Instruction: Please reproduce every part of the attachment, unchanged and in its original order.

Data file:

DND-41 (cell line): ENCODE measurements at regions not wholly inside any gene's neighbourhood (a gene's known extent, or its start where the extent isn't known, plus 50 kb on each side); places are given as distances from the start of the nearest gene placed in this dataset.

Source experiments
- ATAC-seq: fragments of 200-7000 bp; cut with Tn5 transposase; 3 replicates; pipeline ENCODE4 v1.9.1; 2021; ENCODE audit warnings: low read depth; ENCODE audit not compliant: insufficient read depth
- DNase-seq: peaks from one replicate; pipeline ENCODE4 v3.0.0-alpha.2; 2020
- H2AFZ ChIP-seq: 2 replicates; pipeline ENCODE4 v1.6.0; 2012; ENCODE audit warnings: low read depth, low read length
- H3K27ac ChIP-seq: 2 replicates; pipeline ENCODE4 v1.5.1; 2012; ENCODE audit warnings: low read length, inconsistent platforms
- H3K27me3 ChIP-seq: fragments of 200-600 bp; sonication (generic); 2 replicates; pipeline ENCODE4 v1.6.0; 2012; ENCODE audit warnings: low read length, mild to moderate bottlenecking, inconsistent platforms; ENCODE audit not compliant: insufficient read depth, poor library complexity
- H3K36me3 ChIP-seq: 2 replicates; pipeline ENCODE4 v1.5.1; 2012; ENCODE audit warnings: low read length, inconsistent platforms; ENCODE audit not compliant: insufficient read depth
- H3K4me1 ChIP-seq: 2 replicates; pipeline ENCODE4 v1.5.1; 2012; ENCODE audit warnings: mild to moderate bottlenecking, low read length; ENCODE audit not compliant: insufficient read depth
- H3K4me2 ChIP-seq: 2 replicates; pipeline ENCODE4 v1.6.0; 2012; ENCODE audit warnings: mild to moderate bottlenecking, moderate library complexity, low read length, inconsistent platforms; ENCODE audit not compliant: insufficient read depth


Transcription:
DND-41 (cell line): ENCODE measurements at regions not wholly inside any gene's neighbourhood (a gene's known extent, or its start where the extent isn't known, plus 50 kb on each side); places are given as distances from the start of the nearest gene placed in this dataset.

Source experiments
- ATAC-seq: fragments of 200-7000 bp; cut with Tn5 transposase; 3 replicates; pipeline ENCODE4 v1.9.1; 2021; ENCODE audit warnings: low read depth; ENCODE audit not compliant: insufficient read depth
- DNase-seq: peaks from one replicate; pipeline ENCODE4 v3.0.0-alpha.2; 2020
- H2AFZ ChIP-seq: 2 replicates; pipeline ENCODE4 v1.6.0; 2012; ENCODE audit warnings: low read depth, low read length
- H3K27ac ChIP-seq: 2 replicates; pipeline ENCODE4 v1.5.1; 2012; ENCODE audit warnings: low read length, inconsistent platforms
- H3K27me3 ChIP-seq: fragments of 200-600 bp; sonication (generic); 2 replicates; pipeline ENCODE4 v1.6.0; 2012; ENCODE audit warnings: low read length, mild to moderate bottlenecking, inconsistent platforms; ENCODE audit not compliant: insufficient read depth, poor library complexity
- H3K36me3 ChIP-seq: 2 replicates; pipeline ENCODE4 v1.5.1; 2012; ENCODE audit warnings: low read length, inconsistent platforms; ENCODE audit not compliant: insufficient read depth
- H3K4me1 ChIP-seq: 2 replicates; pipeline ENCODE4 v1.5.1; 2012; ENCODE audit warnings: mild to moderate bottlenecking, low read length; ENCODE audit not compliant: insufficient read depth
- H3K4me2 ChIP-seq: 2 replicates; pipeline ENCODE4 v1.6.0; 2012; ENCODE audit warnings: mild to moderate bottlenecking, moderate library complexity, low read length, inconsistent platforms; ENCODE audit not compliant: insufficient read depth